To test this, hypothesis regression analyses will be performed to decide whether the difference in expressed problems between the methods can be explained by the game with which the methods are used, or by the order in which the methods are used, or in a combination of order and game. If this is not the case, a Wilcoxon signed ranks test will be performed to determine whether there is a significant positive effect of the PIPC method in the numbers of expressed problems.

4.1.2 Hypothesis 2

Although, the picture cards give a clear indication of a problem, verbalisations can also give valuable information to an evaluator. Therefore, the picture cards should be an addition to thinking-aloud; children should not just substitute verbal indications of problems with picture cards. The hypothesis is that this is not the case; the number of verbalised problems will not be lower for the PIPC method than for the thinking-aloud method.

To test this hypothesis, a Wilcoxon signed ranks test will be performed on the numbers of verbalised problems with both methods.

4.1.3 Hypothesis 3

It is not always easy to find children who are willing and able to participate in a user test. Therefore, a user test should be a pleasurable experience to the children who participate so they like to participate again. The hypothesis is that children will like the PIPC method at least as much as the usual think-aloud method.

4.2 Method

4.2.1 Test participants

To test the hypotheses, an experiment was set up with 23 children of four groups two (second year kindergarten) of the Wethouder van Eupen school, an elementary school in Eindhoven, The Netherlands. This school is situated in a neighbourhood that is mainly inhabited by people who received higher education and earn more than minimum wage. All children were 5 or 6 years old, twelve girls and eleven boys. They were recruited by a letter to the parents asking for their cooperation.

4.2.2 Experimental set-up

The results of one of our other experiments (Barendregt et al. 2005b) indicated that there are very large individual differences in how much of the experienced problems children will verbalise. This difference can largely be predicted by certain personality characteristics. It was decided that the experiment to test the effect of the PIPC method should be a within-subject experiment in order to lower the effect of these individual differences.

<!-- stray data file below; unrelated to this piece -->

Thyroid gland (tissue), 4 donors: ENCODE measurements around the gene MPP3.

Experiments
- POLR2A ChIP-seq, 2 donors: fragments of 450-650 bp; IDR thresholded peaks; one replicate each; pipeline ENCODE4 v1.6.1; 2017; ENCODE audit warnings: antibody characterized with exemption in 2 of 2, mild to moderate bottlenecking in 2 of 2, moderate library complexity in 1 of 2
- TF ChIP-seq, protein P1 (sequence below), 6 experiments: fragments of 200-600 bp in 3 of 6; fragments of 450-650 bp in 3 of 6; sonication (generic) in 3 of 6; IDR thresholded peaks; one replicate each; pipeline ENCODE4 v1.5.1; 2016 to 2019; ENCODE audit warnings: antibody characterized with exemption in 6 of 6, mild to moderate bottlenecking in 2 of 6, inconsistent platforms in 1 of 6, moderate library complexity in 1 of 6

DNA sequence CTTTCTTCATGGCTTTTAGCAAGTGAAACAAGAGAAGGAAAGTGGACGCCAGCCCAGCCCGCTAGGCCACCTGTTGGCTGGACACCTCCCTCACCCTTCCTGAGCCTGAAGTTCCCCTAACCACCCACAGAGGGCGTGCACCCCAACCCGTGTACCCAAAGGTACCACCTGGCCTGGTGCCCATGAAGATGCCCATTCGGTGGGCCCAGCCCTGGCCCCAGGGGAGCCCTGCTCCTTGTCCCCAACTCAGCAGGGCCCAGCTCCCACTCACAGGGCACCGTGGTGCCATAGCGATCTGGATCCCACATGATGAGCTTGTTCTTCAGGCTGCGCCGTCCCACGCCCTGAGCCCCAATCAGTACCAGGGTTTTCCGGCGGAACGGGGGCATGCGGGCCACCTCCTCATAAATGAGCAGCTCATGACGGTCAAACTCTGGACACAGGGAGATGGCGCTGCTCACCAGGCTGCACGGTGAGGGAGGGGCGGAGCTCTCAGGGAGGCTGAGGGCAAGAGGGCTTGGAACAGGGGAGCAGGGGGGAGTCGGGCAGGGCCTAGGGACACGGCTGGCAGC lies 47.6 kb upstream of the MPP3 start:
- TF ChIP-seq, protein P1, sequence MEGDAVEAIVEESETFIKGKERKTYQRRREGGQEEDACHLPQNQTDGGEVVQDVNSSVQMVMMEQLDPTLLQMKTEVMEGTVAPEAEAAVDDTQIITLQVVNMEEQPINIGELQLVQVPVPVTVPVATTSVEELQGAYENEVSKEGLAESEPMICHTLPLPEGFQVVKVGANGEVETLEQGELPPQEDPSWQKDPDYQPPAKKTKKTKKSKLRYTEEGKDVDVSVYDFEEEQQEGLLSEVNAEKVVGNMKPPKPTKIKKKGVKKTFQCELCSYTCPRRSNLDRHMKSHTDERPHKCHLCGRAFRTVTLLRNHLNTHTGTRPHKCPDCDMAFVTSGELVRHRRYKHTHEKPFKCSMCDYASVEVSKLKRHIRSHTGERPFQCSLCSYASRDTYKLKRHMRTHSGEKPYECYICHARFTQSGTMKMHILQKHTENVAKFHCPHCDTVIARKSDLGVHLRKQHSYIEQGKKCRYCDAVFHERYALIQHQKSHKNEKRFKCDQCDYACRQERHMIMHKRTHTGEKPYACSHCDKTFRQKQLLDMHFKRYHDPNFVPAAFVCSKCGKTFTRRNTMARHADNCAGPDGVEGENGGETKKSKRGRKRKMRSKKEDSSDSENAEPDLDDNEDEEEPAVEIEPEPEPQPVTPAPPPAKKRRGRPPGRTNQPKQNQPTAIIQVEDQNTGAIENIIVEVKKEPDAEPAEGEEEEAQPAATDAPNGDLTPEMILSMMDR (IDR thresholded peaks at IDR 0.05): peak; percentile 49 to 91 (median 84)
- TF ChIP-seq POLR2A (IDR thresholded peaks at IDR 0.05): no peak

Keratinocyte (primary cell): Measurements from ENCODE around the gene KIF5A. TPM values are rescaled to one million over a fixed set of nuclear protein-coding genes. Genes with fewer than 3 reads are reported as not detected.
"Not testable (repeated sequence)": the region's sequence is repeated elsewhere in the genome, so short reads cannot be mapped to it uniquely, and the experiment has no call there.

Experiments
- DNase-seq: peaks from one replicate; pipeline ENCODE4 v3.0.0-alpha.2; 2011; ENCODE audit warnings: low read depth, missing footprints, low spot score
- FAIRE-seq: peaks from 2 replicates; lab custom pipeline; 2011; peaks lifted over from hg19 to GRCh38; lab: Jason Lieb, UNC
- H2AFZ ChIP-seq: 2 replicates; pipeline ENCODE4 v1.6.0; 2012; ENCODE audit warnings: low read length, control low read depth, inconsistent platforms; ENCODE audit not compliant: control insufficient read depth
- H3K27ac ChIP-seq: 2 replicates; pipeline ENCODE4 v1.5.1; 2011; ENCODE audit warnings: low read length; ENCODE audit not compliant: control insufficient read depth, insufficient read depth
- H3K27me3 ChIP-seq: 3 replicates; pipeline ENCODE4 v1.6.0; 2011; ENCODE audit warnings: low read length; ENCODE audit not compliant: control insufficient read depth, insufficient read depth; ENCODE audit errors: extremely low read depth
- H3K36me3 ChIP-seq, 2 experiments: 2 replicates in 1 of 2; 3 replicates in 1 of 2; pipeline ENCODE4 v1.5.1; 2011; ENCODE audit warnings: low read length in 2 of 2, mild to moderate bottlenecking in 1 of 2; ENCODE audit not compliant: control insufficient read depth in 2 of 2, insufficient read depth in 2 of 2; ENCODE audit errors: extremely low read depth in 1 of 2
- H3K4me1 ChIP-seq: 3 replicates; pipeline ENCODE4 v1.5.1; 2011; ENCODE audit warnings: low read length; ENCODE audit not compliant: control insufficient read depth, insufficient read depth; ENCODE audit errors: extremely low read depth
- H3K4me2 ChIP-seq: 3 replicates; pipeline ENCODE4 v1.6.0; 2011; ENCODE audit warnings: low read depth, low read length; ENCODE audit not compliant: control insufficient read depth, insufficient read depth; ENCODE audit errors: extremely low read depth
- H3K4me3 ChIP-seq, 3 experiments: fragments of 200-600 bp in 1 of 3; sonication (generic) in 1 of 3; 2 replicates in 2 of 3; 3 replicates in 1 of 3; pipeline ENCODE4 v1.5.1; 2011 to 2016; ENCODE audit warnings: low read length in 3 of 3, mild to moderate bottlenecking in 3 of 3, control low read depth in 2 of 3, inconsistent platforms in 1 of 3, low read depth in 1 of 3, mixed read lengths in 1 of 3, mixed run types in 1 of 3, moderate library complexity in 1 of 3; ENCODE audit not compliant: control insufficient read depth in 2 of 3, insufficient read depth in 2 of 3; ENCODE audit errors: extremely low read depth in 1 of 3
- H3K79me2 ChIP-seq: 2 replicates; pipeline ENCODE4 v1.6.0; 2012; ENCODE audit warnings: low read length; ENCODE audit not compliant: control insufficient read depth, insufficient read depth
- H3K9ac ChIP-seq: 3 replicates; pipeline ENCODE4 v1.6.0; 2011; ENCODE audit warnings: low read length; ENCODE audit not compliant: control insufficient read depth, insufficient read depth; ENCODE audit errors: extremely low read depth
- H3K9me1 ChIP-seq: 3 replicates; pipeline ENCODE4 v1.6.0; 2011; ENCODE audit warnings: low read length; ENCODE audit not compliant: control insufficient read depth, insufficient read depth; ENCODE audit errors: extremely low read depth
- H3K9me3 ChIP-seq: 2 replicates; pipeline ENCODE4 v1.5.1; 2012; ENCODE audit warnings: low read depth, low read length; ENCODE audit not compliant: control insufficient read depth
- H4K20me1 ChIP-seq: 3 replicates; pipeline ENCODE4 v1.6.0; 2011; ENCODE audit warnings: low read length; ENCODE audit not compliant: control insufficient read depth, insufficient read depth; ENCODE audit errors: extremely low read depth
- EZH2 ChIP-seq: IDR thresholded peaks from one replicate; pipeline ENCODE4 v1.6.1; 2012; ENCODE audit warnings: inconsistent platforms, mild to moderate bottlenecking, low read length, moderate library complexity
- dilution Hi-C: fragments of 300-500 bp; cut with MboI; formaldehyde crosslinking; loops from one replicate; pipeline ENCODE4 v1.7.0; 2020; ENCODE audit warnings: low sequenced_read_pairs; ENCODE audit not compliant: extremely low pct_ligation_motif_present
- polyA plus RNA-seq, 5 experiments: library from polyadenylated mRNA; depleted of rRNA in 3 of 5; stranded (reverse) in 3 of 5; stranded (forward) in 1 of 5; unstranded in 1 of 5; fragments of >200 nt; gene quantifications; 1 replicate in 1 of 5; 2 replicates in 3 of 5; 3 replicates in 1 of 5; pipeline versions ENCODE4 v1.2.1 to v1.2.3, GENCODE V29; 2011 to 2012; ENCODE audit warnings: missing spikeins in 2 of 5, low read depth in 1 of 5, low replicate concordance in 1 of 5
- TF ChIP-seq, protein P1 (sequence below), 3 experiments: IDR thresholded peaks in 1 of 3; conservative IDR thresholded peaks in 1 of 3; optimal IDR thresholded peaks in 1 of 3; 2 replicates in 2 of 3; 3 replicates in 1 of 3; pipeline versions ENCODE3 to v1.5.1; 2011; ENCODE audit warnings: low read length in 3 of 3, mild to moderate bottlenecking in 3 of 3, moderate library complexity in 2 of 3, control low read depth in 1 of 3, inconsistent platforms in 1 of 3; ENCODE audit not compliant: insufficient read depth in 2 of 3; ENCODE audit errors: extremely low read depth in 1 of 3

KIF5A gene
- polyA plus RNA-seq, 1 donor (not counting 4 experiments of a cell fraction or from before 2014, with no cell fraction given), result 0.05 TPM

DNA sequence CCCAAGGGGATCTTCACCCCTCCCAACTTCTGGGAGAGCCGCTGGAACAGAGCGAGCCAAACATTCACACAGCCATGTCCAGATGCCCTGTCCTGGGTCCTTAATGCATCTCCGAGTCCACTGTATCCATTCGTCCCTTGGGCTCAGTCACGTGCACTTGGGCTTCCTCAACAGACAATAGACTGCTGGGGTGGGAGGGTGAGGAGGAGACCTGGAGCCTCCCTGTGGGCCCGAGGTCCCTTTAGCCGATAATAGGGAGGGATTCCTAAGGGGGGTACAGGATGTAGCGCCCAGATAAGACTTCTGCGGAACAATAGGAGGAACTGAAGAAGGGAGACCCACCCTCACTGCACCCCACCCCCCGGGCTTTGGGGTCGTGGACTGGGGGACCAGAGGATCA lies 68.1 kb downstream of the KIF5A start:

Because it is also likely that the types of problems that children experience change when they become more experienced with a game (Barendregt et al. 2005a), it was decided that children should play a different game for each method. These games should be of similar difficulty but different in the types of sub games that can be played.

It can be expected that children will learn from performing the first method and will thus perform better on the second method. To compensate for the order in which the children used the different methods, each method should be used equally often as the first and as the second method.

Because the games should be different in the types of sub games that can be played, it is not expected that the children will learn how to play the second game from playing the first game. Altogether, there were four different conditions and 23 children in the experiment. The children were randomly assigned to one of the conditions:

4.2.3 Test material

The 23 children in the experiment were asked to participate in a user test of two computer games ‘Milo and the red fruit’ (MediaMix 2004b), and ‘Little Polar Bear, Do you know the way?’ (MediaMix 2004a). These games are intended for children between 4 and 8 years old and are good representatives of software products for children of the chosen age group of children between 5 and 7 years old. They were new to the market at the time of the experiment; therefore, children would probably be unfamiliar with them. Furthermore, large numbers of problems were anticipated for children playing these games alone because even the adult researchers had some problems playing them. This would make the games quite suitable for the experiment.

4.2.4 Procedure

Each individual child was taken from the classroom for 50 min to perform two user test sessions; one for each method with a different game. First, the test facilitator explained the general purpose of the test session, the procedure for the first method: either the think aloud method or the picture cards method. The child then played the game for 15 min. As a training session the facilitator prompted the child extensively to talk aloud and/or use the cards during the first 5 min. During the subsequent 10 min, the child could play the game as he or she liked without any specific tasks or prompting from the facilitator. When a child asked for help the first time, the test facilitator would only encourage the child to keep on trying. The second time a child asked for help the test facilitator would give a hint and only after the third time a child asked for help the facilitator would explain the solution in detail. After finishing the first test session, the child would get a short break of at most 5 min in which the facilitator started up the next game. After that the facilitator explained the next method for 5 min, and then prompted the child while playing the game extensively for 5 min. Finally, the child played the second game with the next method without prompting for 10 min. Each test session was videotaped, recording a split-screen shot of the face of the child and the on-screen actions. A graphical representation of the procedure is given in Fig. 4.
Fig. 4

Temporal representation of how the test procedure was implemented (time in minutes)

At the end of the test session, the child was asked to fill in a very short questionnaire. In this questionnaire the child had to mark with a cross which game he/she preferred and whether he/she preferred to do another evaluation in the future with or without the picture cards. The order of the possible answers was randomly changed to ensure that a preference for one of the games or with/without the picture cards were not due to the presentation of the answers. (Table 1)